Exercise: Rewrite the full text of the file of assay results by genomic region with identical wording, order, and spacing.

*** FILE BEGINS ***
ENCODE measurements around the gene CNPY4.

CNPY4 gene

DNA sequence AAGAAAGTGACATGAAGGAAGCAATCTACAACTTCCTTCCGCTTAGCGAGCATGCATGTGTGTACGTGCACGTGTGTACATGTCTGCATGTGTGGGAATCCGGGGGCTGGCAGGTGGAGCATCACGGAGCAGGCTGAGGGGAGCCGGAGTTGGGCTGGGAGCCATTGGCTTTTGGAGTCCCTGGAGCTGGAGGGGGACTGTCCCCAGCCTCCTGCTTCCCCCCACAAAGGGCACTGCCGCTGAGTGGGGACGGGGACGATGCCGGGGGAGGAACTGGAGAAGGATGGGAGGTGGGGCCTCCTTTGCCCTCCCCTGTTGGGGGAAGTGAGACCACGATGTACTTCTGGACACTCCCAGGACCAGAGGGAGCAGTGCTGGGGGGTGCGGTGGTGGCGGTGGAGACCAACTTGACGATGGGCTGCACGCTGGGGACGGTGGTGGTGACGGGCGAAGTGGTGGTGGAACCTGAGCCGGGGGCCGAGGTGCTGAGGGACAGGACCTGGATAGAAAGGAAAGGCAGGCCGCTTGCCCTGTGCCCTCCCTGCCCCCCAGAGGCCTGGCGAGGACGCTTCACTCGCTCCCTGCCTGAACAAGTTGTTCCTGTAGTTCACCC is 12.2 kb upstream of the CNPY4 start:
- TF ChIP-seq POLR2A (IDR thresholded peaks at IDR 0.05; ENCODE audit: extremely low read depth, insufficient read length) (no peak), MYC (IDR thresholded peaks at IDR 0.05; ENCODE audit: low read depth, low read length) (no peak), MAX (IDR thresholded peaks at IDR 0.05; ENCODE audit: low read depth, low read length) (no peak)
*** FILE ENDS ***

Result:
ENCODE measurements around the gene CNPY4.

CNPY4 gene

DNA sequence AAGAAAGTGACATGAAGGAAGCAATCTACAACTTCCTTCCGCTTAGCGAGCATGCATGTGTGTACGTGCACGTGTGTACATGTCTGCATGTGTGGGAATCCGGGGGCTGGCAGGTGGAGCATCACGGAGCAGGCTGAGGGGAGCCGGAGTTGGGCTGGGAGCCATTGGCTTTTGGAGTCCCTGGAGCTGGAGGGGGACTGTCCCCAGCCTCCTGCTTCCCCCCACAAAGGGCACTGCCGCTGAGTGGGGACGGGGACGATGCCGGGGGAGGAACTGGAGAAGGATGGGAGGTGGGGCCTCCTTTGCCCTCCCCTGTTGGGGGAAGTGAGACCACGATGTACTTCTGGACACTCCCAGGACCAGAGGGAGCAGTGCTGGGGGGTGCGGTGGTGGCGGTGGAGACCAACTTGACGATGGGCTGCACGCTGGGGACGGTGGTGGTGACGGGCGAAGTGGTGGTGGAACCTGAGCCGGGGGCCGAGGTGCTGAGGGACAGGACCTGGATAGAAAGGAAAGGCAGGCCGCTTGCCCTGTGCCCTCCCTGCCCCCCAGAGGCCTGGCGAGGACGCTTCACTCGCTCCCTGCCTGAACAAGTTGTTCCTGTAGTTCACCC is 12.2 kb upstream of the CNPY4 start:
- TF ChIP-seq POLR2A (IDR thresholded peaks at IDR 0.05; ENCODE audit: extremely low read depth, insufficient read length) (no peak), MYC (IDR thresholded peaks at IDR 0.05; ENCODE audit: low read depth, low read length) (no peak), MAX (IDR thresholded peaks at IDR 0.05; ENCODE audit: low read depth, low read length) (no peak)